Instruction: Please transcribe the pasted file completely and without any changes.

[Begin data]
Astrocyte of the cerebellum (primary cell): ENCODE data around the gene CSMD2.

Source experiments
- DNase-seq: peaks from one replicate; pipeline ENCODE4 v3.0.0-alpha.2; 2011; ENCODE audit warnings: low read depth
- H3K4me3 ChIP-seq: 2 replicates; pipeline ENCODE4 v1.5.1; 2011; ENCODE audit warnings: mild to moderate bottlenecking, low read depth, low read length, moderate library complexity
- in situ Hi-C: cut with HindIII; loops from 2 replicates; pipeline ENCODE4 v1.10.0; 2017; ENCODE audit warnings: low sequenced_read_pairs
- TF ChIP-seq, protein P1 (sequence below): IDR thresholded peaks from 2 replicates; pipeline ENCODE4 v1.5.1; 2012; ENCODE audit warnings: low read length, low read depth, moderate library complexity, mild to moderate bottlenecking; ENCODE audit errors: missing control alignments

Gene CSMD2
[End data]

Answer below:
Astrocyte of the cerebellum (primary cell): ENCODE data around the gene CSMD2.

Source experiments
- DNase-seq: peaks from one replicate; pipeline ENCODE4 v3.0.0-alpha.2; 2011; ENCODE audit warnings: low read depth
- H3K4me3 ChIP-seq: 2 replicates; pipeline ENCODE4 v1.5.1; 2011; ENCODE audit warnings: mild to moderate bottlenecking, low read depth, low read length, moderate library complexity
- in situ Hi-C: cut with HindIII; loops from 2 replicates; pipeline ENCODE4 v1.10.0; 2017; ENCODE audit warnings: low sequenced_read_pairs
- TF ChIP-seq, protein P1 (sequence below): IDR thresholded peaks from 2 replicates; pipeline ENCODE4 v1.5.1; 2012; ENCODE audit warnings: low read length, low read depth, moderate library complexity, mild to moderate bottlenecking; ENCODE audit errors: missing control alignments

Gene CSMD2